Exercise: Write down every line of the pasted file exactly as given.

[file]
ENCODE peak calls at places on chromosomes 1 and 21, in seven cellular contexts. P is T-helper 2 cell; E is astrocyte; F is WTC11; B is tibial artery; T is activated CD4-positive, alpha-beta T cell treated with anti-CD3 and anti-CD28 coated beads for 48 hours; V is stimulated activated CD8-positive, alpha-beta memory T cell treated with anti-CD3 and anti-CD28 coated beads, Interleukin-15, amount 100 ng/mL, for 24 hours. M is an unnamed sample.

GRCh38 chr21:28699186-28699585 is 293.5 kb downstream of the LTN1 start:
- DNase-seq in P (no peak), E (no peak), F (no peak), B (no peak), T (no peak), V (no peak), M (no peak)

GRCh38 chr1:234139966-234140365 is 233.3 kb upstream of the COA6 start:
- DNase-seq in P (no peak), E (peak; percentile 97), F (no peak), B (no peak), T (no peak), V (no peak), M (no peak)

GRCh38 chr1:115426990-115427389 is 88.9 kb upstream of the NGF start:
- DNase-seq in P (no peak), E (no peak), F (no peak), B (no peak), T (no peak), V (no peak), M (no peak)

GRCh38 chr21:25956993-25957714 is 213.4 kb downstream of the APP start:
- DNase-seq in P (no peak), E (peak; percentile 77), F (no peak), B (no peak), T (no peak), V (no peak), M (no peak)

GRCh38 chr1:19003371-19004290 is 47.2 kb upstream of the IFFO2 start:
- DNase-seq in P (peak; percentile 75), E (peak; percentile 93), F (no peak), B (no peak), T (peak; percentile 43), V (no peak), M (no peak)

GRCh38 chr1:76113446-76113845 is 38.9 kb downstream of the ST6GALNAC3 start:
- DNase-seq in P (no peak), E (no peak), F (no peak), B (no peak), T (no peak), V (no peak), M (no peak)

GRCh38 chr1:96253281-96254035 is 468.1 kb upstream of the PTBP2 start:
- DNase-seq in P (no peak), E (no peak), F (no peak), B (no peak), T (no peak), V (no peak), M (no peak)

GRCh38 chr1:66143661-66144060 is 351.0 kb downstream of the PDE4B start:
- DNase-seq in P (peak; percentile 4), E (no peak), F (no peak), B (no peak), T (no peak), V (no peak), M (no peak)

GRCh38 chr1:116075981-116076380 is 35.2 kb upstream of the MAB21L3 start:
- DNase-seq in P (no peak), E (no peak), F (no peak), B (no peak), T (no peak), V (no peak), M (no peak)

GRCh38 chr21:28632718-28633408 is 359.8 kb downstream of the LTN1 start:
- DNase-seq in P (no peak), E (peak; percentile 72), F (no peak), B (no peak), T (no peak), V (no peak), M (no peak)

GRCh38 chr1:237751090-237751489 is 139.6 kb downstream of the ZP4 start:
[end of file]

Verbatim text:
ENCODE peak calls at places on chromosomes 1 and 21, in seven cellular contexts. P is T-helper 2 cell; E is astrocyte; F is WTC11; B is tibial artery; T is activated CD4-positive, alpha-beta T cell treated with anti-CD3 and anti-CD28 coated beads for 48 hours; V is stimulated activated CD8-positive, alpha-beta memory T cell treated with anti-CD3 and anti-CD28 coated beads, Interleukin-15, amount 100 ng/mL, for 24 hours. M is an unnamed sample.

GRCh38 chr21:28699186-28699585 is 293.5 kb downstream of the LTN1 start:
- DNase-seq in P (no peak), E (no peak), F (no peak), B (no peak), T (no peak), V (no peak), M (no peak)

GRCh38 chr1:234139966-234140365 is 233.3 kb upstream of the COA6 start:
- DNase-seq in P (no peak), E (peak; percentile 97), F (no peak), B (no peak), T (no peak), V (no peak), M (no peak)

GRCh38 chr1:115426990-115427389 is 88.9 kb upstream of the NGF start:
- DNase-seq in P (no peak), E (no peak), F (no peak), B (no peak), T (no peak), V (no peak), M (no peak)

GRCh38 chr21:25956993-25957714 is 213.4 kb downstream of the APP start:
- DNase-seq in P (no peak), E (peak; percentile 77), F (no peak), B (no peak), T (no peak), V (no peak), M (no peak)

GRCh38 chr1:19003371-19004290 is 47.2 kb upstream of the IFFO2 start:
- DNase-seq in P (peak; percentile 75), E (peak; percentile 93), F (no peak), B (no peak), T (peak; percentile 43), V (no peak), M (no peak)

GRCh38 chr1:76113446-76113845 is 38.9 kb downstream of the ST6GALNAC3 start:
- DNase-seq in P (no peak), E (no peak), F (no peak), B (no peak), T (no peak), V (no peak), M (no peak)

GRCh38 chr1:96253281-96254035 is 468.1 kb upstream of the PTBP2 start:
- DNase-seq in P (no peak), E (no peak), F (no peak), B (no peak), T (no peak), V (no peak), M (no peak)

GRCh38 chr1:66143661-66144060 is 351.0 kb downstream of the PDE4B start:
- DNase-seq in P (peak; percentile 4), E (no peak), F (no peak), B (no peak), T (no peak), V (no peak), M (no peak)

GRCh38 chr1:116075981-116076380 is 35.2 kb upstream of the MAB21L3 start:
- DNase-seq in P (no peak), E (no peak), F (no peak), B (no peak), T (no peak), V (no peak), M (no peak)

GRCh38 chr21:28632718-28633408 is 359.8 kb downstream of the LTN1 start:
- DNase-seq in P (no peak), E (peak; percentile 72), F (no peak), B (no peak), T (no peak), V (no peak), M (no peak)

GRCh38 chr1:237751090-237751489 is 139.6 kb downstream of the ZP4 start: